Many people understand what a professional, regulated financial advisor does and the benefits of speaking to one.
But at the same time, there are many myths and misconceptions surrounding financial planning, which often put people off getting advice themselves.
We wanted to explore some of the most common myths we hear around this issue and debunk them one by one, so you can be confident that financial planning shouldn’t just be something for other people to think about.
I’m capable of managing my own money
Many of us are used to looking after our finances and making decisions about our money, and may not have particularly complex financial arrangements to worry about.
But do you really know everything there is to know about, for example, your tax arrangements, inheritance planning, your insurance needs, and if you’re saving enough into your pension?
After all, each one of these is a complicated area in itself, so there’s a good chance you’re missing ways to make your money work harder for you and to achieve your long-term financial goals.
Even if you do feel confident that you’re on top of every area of your finances, it still wouldn’t hurt to get a second opinion. A qualified specialist casting an objective eye over your arrangements, and potentially suggesting options that you’ve failed to consider – what have you got to lose?
I’m too young to need financial advice
It’s true to say that younger people generally have fewer assets and a smaller income, so it’s easy to see why this myth has gained traction.
But in fact, the sooner you get your finances in order and start getting into good habits, the better off you’ll be in the long run.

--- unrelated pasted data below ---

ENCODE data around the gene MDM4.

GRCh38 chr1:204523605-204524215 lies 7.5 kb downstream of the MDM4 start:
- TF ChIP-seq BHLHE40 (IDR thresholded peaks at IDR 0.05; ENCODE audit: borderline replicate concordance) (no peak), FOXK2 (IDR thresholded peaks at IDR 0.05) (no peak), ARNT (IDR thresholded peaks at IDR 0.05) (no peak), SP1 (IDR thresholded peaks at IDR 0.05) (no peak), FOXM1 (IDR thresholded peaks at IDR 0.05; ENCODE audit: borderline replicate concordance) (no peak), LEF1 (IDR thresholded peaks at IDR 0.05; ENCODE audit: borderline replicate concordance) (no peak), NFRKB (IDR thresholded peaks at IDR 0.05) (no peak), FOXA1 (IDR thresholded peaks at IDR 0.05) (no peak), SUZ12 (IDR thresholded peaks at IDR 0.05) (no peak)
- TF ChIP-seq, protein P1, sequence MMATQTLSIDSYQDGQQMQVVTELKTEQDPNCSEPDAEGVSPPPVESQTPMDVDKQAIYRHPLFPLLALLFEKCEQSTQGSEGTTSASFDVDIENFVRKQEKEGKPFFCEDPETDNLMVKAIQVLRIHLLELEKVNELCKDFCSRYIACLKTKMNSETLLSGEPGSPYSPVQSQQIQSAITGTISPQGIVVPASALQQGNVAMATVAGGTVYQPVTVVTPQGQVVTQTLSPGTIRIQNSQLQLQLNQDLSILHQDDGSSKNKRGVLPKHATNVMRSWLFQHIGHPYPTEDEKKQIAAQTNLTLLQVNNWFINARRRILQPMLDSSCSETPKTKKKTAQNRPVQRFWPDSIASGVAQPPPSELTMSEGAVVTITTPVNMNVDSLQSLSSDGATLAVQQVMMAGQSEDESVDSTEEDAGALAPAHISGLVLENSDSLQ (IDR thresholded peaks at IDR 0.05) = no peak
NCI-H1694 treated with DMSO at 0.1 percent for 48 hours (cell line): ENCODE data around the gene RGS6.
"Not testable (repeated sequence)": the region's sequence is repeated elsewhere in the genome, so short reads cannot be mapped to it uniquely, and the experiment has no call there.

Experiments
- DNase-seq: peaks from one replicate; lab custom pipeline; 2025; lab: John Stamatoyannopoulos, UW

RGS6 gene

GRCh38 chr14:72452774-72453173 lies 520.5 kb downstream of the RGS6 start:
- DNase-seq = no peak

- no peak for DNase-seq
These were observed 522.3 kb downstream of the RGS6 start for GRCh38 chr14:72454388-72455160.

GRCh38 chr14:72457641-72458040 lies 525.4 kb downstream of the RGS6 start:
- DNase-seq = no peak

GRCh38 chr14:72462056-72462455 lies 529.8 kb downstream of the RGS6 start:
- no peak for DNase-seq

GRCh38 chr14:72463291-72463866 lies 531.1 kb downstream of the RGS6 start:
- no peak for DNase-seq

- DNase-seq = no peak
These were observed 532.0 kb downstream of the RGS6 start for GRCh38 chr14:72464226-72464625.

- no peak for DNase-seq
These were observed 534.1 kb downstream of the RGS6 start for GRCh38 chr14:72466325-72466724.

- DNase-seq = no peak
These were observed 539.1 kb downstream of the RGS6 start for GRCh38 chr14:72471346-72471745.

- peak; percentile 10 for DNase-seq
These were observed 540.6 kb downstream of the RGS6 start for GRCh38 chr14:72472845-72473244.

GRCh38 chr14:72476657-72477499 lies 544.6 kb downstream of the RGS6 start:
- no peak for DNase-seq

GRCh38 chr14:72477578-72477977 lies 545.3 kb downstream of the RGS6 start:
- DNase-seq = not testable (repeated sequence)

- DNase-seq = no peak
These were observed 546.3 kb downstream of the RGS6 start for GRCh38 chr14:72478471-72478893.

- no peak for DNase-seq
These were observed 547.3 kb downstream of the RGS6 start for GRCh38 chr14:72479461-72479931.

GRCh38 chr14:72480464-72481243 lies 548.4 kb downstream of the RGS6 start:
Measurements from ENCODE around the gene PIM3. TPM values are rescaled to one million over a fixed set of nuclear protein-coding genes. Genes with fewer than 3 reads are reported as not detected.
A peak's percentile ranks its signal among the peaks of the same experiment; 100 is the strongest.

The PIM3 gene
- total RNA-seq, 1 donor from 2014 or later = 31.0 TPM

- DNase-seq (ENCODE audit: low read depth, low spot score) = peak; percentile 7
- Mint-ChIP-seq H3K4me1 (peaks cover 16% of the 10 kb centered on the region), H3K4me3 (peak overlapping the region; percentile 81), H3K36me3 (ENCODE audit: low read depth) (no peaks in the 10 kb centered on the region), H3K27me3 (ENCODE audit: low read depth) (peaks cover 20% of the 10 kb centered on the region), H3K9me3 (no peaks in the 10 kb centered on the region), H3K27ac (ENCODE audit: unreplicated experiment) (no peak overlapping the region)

Wouldn’t it be nice to avoid feeling that pang of regret in later life that you could have done something different if only you’d known? You can avoid that when it comes to your money by speaking to a financial advisor without delay.
Financial advice is for rich people
Many people believe only the super-wealthy need financial advice, but that’s not true. Even people on a modest income will have similar goals to the richest people in society, such as buying a property, putting a child through university or having a good income in retirement, so getting financial advice can make a big difference regardless of your wealth.
At the same time, it could actually put you in a stronger position to be one of those wealthy people in the future, as a financial advisor can recommend options that could set you on course to build up your wealth over time and achieve a higher net worth.
Getting financial advice is too expensive
It’s often said that financial advice is prohibitively expensive. But if we put you on the spot, could you actually say how much it costs?
If you can’t, perhaps it’s worth looking at the facts, rather than listening to your feelings, and you’ll soon find that financial advisors can offer great value, both in terms of the cost of the service itself and the rewards and peace of mind that you can enjoy as a result.
We hope we’ve managed to dispel a few mistaken beliefs around financial advice, as we don’t want you to miss out on the benefits it can offer.
If you have any questions about our service and how we could help you, please don’t hesitate to get in touch.
The Financial Conduct Authority does not regulate tax advice, estate planning, wills or trusts.